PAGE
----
The Farm Bureau’s guidance will be heavily relied upon as we begin to develop the next farm bill, the nation’s five-year-plan for agriculture, conservation, food, forestry and rural development policy.

 

Arkansas Farm Bureau has made a notable impact on the farm bill drafting process already, as members offered testimony at the Senate agriculture committee’s recent field hearing in Jonesboro.

 

Our witnesses shared insights and concerns about our commodity programs, safety nets, risk management, conservation programs, rural development and more—covering nearly the whole gambit of issues that the farm bill touches. The hearing was invaluable in that it provided a look into the effectiveness of, and opportunities to improve, farm bill programs for our state’s ag industry.

 

There is a long list of challenges we face as we begin writing the next farm policy framework. Russia’s brutal invasion of Ukraine has created a global food shortage. Inflation is historically high and Americans do not feel positive about the economy. Our producers are dealing with high input costs, including record high fertilizer prices and skyrocketing energy bills. They are also dealing with drought, a labor shortage and supply chain bottlenecks. Consumers are facing the highest food inflation rate since the Carter administration. 

 

I’ve had the opportunity to work on several farm bills over the years. There is one consistent key to success—we have to all work together. The good news is the Senate agriculture committee has a long and storied history of doing just that.

 

But there is one threat that continues to hang over the farm bill process: the Democrats’ reckless tax and spending legislation. Their latest proposal sets aside the bipartisan farm bill process and charges forward in designating funding for specific farm bill programs in a partisan way which will make it much more difficult to write farm bills in the future.

 

Using this partisan process to increase farm bill spending sets a bad precedent and undermines our own work. If we're not careful, farm bills will only be written this manner moving forward. Not only does this process cut out the minority party, but it also means policy is written without input from the stakeholders.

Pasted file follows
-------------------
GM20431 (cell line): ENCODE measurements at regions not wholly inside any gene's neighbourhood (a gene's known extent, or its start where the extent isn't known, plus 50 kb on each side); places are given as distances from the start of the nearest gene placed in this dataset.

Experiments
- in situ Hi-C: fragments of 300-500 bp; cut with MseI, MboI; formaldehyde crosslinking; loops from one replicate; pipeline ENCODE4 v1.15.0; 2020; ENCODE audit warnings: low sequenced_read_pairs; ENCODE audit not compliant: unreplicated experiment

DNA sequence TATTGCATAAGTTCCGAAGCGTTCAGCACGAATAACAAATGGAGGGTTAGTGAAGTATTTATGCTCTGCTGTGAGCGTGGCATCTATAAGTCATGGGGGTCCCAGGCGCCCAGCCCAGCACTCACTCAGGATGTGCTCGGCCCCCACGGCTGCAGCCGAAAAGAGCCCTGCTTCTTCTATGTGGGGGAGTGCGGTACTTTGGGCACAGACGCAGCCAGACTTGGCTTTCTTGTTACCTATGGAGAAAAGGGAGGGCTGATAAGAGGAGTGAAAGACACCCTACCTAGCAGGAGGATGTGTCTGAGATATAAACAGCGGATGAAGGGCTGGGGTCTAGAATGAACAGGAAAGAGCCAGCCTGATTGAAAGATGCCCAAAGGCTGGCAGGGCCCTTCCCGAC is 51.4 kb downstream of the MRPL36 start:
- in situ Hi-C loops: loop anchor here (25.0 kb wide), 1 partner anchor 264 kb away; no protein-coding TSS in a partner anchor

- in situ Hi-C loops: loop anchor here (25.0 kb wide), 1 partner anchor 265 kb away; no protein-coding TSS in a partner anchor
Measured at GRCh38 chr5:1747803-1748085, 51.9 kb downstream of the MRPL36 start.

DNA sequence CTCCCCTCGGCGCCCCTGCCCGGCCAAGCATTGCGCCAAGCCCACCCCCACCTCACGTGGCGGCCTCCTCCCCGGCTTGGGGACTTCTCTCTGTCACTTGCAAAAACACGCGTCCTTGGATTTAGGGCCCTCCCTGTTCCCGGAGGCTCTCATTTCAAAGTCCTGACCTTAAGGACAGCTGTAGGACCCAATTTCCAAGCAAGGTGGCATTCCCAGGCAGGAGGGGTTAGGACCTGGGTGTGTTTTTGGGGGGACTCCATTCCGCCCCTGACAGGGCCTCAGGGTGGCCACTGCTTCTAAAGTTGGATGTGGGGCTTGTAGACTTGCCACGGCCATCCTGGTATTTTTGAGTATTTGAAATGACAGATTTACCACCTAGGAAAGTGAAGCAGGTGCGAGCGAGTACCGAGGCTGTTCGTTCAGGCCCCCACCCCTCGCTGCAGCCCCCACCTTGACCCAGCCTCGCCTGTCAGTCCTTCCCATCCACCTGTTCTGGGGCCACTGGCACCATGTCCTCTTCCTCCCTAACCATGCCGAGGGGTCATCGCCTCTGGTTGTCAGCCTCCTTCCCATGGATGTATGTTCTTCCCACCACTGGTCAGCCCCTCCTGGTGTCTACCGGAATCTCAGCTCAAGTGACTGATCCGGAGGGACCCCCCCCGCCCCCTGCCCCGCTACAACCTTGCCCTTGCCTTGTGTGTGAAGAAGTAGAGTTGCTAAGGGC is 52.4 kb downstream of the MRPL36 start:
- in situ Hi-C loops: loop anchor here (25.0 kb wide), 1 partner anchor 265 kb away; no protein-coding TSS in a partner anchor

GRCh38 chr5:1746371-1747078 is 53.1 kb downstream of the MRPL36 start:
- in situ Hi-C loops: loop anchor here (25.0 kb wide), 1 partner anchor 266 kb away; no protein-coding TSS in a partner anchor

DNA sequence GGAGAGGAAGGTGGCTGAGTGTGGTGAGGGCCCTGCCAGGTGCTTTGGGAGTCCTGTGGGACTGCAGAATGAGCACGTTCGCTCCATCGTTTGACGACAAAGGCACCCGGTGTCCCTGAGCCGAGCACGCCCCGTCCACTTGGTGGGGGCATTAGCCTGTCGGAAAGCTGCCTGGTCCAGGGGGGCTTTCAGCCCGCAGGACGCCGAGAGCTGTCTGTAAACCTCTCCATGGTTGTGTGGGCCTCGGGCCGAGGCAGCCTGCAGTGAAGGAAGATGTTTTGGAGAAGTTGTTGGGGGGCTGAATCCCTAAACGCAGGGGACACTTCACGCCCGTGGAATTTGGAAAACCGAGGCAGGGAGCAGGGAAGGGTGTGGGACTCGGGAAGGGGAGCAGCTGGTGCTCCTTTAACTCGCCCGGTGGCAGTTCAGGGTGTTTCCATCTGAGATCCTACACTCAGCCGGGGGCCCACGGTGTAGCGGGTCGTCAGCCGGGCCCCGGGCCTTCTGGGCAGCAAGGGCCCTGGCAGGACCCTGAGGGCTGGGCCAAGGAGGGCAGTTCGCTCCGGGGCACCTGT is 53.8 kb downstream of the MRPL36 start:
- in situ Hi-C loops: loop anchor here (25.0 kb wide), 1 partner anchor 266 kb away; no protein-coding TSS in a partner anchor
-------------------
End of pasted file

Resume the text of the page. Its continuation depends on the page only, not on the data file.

Having input from those directly impacted by the policy is vital to ensuring the final product will work when it is implemented. Engaging farmers, ranchers and producers should happen as we formulate legislation, not as an afterthought. I am committed to always seeking out and incorporating the counsel of the Farm Bureau, and other agricultural stakeholder groups, as we craft policy in the Senate.     

 

7-29-22  4:15PM  KAWX.ORG

Governor Asa Hutchinson's Weekly Radio Address

Governor Asa Hutchinson's Weekly Radio AddressMy Year as Chairman of the National Governors Association

To listen to Governer Hutchinsons weekly radio adress, click anywhere on this line, then click on the play button

 

LITTLE ROCK – Two weeks ago, I passed the gavel to my successor as chair of the National Governors Association, and today I’d like to talk about my year as leader of the NGA and the opportunity to work with other governors on some of our nation’s biggest challenges.

 

I accepted the gavel virtually in my office at the capitol a year ago during the NGA’s annual summer meeting.

 

This year, we met in Maine, so I passed the gavel in person to the new chair, New Jersey Governor Phil Murphy.

 

My term as chair offered the opportunity to show off Arkansas and our Computer Science Initiative, which I declared as my Chairman’s Priority. By my final day as chair, 50 governors of states and territories, which was a record, had signed the computer science education compact.

 

By signing, governors were committing to establish plans to expand computer science in schools and to fund the expansion so that we can create new paths to success after high school.